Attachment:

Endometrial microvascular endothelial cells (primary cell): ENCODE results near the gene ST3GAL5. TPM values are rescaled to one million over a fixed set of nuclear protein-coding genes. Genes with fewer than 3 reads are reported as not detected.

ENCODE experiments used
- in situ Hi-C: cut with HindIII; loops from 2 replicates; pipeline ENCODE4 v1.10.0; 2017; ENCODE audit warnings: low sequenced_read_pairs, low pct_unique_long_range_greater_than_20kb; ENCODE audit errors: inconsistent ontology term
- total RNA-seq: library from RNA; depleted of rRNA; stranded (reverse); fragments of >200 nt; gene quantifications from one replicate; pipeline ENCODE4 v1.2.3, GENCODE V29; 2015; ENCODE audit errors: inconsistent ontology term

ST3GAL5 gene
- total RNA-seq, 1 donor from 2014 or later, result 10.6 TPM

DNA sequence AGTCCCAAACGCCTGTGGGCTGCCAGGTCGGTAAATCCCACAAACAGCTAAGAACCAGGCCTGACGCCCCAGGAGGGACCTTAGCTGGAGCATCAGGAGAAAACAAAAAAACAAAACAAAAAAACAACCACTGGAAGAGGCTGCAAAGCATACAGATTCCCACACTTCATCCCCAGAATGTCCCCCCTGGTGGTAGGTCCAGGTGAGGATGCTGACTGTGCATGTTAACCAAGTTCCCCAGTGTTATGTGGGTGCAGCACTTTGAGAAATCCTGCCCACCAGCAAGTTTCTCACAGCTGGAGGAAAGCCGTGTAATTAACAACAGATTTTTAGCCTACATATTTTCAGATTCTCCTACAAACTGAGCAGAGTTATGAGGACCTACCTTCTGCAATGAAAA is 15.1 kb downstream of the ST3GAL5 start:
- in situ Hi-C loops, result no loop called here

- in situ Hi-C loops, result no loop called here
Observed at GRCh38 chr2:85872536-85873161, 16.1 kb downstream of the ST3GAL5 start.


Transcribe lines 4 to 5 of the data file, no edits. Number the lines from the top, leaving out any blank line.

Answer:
- total RNA-seq: library from RNA; depleted of rRNA; stranded (reverse); fragments of >200 nt; gene quantifications from one replicate; pipeline ENCODE4 v1.2.3, GENCODE V29; 2015; ENCODE audit errors: inconsistent ontology term

ST3GAL5 gene